Hoping to beat Gov. Brown's budget clock, redevelopment
agencies across California are jump-starting hundreds of millions of dollars worth of projects.
One, in Citrus Heights, even met on a holiday to approve
the spending. The Bee's Brad Branan, the Chronicle's
Marisa Lagos and the Long Beach Press' Paul Eakins
take a look.
From Branan: "Los Angeles approved $930 million in projects, while Fremont signed off on
up to $140 million in work, and Citrus Heights authorized
about $60 million for redevelopment."
County expects to discuss $155 million in redevelopment
projects today. Redevelopment advocates said the votes are a reasonable
defense against what they call Brown's unreasonable
proposal. Public employee unions that
expect to benefit from the governor's plan called the
decisions deceptive and
From Lagos: "Why does it matter? Well, Gov. Jerry Brown wants to eliminate the 60-year-old, $5
billion a year program as part of his plan to close the state's
$25.4 billion budget gap. Under the proposal, the state's
agencies would disband July 1, and any money that hasn't already been committed
to a project would flow back to cities, counties and
"That's right: under Brown's plan, if a redevelopment
agency has already signed a contract or issued a bond,
the project in question
will keep the funding. So now, it looks like some local
officials want to do an
end run around the governor's grand plan. This is sure to set up some interesting fights both
Sacramento and around the state."
From Eakins: "The council is being asked to encumber $886 million in
current and future redevelopment area tax revenues
revitalization of neighborhoods" in the city's seven
through the 2021 fiscal year..."
"The money would pay for planned projects such as the
Eastside Police Station, North Long Beach Library and
Fire Station 12 in North
Long Beach, as well as future potential projects. City
officials also want to use $138.5 million of current
and future redevelopment housing set-asides, which is funding that must be
spent on housing under state law, for affordable housing
projects through the
2016 fiscal year."
Brown's plan to push the redevelopment agencies into
extinction isn't the only issue worrying the locals.
He also wants to cut enterprise zones, which allow businesses tax and hiring breaks in return
for locating in sketchy areas. The Oakland Trib's Rick
Radin has the story.
"Local officials and businesses are concerned that Gov.
Jerry Brown's proposal to eliminate an enterprise zone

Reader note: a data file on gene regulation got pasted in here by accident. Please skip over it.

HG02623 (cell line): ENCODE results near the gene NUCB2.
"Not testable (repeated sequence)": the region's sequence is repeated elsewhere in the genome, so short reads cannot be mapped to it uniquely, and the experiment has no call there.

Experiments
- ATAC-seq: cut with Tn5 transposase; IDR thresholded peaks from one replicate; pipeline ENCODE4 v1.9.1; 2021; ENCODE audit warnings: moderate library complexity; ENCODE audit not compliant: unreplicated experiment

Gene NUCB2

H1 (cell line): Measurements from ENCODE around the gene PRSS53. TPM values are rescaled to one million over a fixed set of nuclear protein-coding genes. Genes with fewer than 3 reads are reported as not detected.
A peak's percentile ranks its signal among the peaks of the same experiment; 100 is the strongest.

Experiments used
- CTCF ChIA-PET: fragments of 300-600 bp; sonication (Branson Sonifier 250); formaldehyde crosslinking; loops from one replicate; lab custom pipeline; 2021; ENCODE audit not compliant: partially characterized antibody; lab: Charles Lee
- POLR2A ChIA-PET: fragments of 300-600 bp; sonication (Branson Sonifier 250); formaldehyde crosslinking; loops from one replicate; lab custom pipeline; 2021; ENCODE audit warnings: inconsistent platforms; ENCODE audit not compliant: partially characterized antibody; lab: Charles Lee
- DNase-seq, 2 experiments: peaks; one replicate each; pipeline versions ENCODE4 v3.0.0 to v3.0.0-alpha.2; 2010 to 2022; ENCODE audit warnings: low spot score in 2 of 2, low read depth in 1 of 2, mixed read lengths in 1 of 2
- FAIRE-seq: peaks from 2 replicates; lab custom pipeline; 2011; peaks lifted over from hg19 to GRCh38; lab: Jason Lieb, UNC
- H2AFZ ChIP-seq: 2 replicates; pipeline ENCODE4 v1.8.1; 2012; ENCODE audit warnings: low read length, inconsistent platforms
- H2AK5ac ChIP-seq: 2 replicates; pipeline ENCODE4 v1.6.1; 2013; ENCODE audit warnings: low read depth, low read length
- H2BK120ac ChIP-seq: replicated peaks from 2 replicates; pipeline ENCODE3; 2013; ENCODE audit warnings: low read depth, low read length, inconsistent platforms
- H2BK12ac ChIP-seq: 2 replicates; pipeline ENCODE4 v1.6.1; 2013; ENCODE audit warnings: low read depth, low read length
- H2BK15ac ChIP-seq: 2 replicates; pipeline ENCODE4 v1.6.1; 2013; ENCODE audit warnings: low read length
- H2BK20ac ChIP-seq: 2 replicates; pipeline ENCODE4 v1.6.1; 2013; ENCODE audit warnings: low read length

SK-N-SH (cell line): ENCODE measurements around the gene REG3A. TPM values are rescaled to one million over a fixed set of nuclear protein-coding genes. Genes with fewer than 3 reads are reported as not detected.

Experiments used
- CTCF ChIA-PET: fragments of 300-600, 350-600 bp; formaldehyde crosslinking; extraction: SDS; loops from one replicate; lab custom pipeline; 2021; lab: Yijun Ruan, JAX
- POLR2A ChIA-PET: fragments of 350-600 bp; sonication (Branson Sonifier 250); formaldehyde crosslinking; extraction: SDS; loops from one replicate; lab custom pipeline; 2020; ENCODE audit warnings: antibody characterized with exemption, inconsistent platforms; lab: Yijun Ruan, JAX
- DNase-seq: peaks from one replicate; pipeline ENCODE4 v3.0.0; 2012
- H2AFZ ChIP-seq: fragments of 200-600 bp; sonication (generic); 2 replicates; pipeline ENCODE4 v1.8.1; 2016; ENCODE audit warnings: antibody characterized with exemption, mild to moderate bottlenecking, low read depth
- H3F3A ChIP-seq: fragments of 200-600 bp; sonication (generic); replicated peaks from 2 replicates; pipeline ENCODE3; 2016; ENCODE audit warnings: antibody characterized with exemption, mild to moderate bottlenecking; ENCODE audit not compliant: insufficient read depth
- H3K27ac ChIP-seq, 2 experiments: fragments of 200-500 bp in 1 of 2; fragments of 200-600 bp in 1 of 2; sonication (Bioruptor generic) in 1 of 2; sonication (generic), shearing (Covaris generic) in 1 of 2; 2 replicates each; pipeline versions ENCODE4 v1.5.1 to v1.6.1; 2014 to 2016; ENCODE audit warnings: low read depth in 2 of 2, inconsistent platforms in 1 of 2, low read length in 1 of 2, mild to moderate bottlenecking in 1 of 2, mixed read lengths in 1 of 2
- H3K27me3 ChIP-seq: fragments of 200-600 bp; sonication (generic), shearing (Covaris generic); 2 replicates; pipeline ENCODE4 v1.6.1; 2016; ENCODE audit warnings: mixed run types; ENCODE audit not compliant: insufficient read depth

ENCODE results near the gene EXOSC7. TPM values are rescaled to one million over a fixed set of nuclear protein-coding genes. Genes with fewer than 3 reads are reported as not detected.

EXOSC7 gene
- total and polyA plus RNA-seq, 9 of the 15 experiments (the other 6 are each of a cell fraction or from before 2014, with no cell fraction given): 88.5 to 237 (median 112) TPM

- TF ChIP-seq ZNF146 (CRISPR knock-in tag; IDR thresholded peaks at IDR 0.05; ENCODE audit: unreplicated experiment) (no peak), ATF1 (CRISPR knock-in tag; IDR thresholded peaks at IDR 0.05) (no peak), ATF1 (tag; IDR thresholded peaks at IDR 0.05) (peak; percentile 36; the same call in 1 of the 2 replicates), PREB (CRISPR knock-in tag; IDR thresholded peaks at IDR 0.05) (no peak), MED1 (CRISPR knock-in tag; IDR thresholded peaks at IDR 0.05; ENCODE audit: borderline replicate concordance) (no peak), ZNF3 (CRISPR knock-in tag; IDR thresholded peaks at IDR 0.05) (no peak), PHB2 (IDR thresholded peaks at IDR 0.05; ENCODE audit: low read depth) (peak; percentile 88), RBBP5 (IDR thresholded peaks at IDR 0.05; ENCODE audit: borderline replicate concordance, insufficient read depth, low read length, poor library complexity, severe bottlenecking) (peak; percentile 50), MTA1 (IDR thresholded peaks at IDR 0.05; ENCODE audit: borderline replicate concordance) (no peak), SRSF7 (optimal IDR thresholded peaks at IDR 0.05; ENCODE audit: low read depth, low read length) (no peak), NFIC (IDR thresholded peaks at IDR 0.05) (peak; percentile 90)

program will drive firms out of low-income areas such as Richmond that have benefited economically."
"Cutting the program would save $343 million in 2010-11 and $581 million in 2011-12, aiding Brown's efforts to balance the state budget,
according to the state Department of Finance, which
argues that the program does not provide a statewide
benefit and should be eliminated."
Meanwhile, a pair of state Senate elections may be settled in
the first round of balloting, which means the newly approved "top-two" primary system likely won't be tested. From the
LA Times' Jean Merl.
"Only two candidates will be
on the ballot to replace former state Sen. George Runner (R-Lancaster),
who resigned his 17th District seat after his recent election to the state
Board of Equalization. One of the candidates is his
wife, former Assemblywoman
Sharon Runner, also a Republican, who is considered
the strong favorite in this
longtime GOP stronghold..."
"With eight people on the ballot in the South
Bay-based 28th state Senate district, a runoff could be needed
to determine who
will succeed the late Jenny Oropeza (D- Long
Beach). Oropeza died shortly before the Nov. 2 election and was reelected
posthumously....Most observers give the edge in that
race to former Assemblyman Ted Lieu, a Torrance Democrat
whose lower-house district overlapped half the Senate district."
Politics is show business for ugly people, as the saying
goes, but Hollywood isn't doing much better than Sacramento
lately: Tinseltown is going through its own economic pain. The LAT's Dawn C. Chmielewski and Meg James have the
"To paraphrase Apollo 13 astronaut Jack Swigert,
"Hollywood, we have a problem." The industry that was supposed to be immune to economic
downturns looks like it's going to have some re-entry problems as the economy
begins to recover."
"Broad swaths of the entertainment business declined
2010.DVD sales were
off 13%. Music CD purchases plummeted 19%. Video game sales as well as concert
and theater attendance also fell. Even the turnout
for America's favorite
pastimes — baseball and NASCAR — was
down. And swift changes in technology will make it
difficult for Hollywood to
capture pre-recession levels of revenue."
Finally, we turn to our "What a Strange, Strange Trip Its Been" file to see some video of a California mother who
took a 1950s trip on LSD, long before most of the '60s counterculture ever heard of Acid. Yo, mama!
"An American biographer - doing research for a book on
pioneers in the field of hallucinogenic drug experimentation
- has stumbled
upon footage of a prim and proper housewife struggling
with the effects of LSD.
The bizarre and slightly creepy footage shows a doctor
dosing up the young
woman and filming the consequences.
Biographer Don Lattin said he came across the footage
while preparing a group
biography of British writer Aldous Huxley, philosopher
Gerald Heard, and Bill
Wilson, the co-founder of Alcoholics Anonymous. Mr Lattin said: 'It's from a television programme, circa
1956, about mental health issues."
Wonder if they filmed Cary Grant...